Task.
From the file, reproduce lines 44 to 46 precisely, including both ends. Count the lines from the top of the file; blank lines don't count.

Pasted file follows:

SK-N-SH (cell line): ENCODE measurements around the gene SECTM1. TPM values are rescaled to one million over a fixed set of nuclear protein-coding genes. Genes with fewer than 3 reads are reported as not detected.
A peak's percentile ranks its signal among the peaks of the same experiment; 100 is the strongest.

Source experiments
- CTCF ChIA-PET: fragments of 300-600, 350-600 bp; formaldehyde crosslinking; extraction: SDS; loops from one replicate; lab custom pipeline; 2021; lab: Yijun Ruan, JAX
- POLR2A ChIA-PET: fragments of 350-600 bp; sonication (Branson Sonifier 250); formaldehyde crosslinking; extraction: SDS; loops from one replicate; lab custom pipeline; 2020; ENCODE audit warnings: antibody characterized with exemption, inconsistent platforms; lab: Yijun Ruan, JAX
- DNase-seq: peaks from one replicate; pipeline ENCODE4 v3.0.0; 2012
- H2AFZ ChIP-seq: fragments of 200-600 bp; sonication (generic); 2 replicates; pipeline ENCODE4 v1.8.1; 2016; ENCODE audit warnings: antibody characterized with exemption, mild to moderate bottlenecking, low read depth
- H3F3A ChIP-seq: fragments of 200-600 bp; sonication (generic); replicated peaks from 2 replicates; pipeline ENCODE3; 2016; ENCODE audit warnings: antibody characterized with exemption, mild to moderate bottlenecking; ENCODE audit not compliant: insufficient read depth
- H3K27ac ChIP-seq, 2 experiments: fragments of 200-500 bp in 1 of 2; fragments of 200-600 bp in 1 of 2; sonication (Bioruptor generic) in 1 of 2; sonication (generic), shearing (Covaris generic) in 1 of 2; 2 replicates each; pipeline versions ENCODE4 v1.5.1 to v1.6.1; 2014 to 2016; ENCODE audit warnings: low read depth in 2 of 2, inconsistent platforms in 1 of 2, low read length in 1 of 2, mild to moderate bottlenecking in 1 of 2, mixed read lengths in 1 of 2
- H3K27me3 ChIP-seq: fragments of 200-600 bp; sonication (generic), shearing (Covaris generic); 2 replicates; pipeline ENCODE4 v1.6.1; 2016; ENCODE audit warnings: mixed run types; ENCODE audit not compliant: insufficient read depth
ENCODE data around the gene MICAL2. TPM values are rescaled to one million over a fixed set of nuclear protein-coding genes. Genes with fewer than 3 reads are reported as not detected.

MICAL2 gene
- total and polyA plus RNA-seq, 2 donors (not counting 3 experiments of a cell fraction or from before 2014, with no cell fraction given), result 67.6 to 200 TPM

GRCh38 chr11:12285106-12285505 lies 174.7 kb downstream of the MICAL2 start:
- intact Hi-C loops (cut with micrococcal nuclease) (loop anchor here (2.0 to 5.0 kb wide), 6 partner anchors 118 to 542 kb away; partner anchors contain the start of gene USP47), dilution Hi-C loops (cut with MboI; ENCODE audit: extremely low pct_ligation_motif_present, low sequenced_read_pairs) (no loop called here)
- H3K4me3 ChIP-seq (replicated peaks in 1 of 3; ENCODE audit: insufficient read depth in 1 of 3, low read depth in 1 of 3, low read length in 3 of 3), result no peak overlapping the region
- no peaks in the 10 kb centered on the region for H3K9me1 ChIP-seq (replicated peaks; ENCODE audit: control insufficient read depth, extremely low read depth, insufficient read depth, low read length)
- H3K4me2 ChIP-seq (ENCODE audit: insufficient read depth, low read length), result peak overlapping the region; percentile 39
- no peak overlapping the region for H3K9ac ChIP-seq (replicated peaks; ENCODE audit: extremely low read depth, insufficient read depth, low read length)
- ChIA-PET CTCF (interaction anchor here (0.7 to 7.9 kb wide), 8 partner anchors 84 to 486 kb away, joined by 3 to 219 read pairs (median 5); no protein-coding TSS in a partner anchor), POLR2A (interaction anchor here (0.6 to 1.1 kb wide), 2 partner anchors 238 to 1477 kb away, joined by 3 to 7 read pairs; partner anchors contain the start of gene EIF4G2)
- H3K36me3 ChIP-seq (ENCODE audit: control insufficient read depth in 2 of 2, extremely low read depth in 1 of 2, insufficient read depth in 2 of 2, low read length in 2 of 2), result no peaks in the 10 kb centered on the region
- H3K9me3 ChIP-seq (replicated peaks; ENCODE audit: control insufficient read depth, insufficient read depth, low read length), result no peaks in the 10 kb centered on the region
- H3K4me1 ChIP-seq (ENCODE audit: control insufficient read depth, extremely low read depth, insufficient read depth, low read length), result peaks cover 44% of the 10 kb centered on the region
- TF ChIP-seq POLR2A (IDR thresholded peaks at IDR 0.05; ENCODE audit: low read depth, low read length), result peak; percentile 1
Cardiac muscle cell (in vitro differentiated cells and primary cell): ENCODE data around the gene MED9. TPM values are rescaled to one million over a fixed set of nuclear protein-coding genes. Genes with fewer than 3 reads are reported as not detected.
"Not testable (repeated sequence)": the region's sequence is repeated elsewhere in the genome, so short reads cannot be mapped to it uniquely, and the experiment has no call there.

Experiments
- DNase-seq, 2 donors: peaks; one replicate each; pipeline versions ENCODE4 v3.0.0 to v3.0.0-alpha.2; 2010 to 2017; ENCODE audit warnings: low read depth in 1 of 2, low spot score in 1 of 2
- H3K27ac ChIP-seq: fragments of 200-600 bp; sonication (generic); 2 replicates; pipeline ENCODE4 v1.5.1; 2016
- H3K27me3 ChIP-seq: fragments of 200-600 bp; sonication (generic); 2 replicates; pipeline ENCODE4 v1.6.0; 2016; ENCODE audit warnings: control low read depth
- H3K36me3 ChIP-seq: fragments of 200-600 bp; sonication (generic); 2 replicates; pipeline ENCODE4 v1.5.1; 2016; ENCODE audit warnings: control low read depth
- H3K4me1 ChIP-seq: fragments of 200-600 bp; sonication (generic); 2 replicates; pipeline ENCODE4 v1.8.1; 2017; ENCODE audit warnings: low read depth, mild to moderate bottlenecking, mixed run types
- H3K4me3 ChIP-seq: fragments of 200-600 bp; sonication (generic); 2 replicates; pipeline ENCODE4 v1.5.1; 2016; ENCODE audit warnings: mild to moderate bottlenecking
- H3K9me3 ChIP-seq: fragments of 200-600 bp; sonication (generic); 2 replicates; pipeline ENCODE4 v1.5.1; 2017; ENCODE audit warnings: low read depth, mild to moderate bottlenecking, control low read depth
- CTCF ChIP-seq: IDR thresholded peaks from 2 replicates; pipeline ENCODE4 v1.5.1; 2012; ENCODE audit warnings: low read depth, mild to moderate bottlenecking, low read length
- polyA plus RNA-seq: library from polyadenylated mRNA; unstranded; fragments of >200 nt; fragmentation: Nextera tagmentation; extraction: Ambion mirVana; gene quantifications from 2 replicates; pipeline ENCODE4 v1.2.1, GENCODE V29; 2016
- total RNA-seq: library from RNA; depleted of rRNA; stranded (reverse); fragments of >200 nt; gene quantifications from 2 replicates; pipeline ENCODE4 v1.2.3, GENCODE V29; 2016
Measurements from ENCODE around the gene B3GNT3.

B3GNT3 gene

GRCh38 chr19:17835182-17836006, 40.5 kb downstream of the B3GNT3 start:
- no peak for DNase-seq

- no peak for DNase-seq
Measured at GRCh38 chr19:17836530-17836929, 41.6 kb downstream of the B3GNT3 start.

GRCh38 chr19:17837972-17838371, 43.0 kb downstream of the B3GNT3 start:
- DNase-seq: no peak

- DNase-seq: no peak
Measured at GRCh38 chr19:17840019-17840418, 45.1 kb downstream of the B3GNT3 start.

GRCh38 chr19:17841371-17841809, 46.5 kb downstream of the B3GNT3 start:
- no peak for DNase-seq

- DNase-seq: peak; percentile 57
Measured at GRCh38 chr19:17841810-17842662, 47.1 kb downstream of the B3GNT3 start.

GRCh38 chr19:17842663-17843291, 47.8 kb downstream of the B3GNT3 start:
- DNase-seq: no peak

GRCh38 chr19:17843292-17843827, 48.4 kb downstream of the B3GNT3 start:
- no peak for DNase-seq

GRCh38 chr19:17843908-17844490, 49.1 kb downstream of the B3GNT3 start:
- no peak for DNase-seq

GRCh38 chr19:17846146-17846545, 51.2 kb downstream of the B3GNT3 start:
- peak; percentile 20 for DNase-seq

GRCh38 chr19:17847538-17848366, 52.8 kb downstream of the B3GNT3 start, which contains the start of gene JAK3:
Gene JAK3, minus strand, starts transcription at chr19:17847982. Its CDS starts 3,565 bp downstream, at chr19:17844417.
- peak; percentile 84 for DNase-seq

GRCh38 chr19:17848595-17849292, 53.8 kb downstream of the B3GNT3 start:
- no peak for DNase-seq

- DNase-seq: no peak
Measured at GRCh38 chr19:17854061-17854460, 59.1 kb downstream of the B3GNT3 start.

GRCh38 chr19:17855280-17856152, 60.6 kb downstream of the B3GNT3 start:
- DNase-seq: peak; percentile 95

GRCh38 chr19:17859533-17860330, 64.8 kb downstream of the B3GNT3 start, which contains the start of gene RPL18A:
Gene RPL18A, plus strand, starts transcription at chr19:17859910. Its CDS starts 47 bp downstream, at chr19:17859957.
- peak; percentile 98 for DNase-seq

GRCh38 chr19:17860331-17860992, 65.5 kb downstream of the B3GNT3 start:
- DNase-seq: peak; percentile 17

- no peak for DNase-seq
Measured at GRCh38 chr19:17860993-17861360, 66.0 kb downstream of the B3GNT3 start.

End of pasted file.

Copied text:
GRCh38 chr19:17837972-17838371, 43.0 kb downstream of the B3GNT3 start:
- DNase-seq: no peak

- DNase-seq: no peak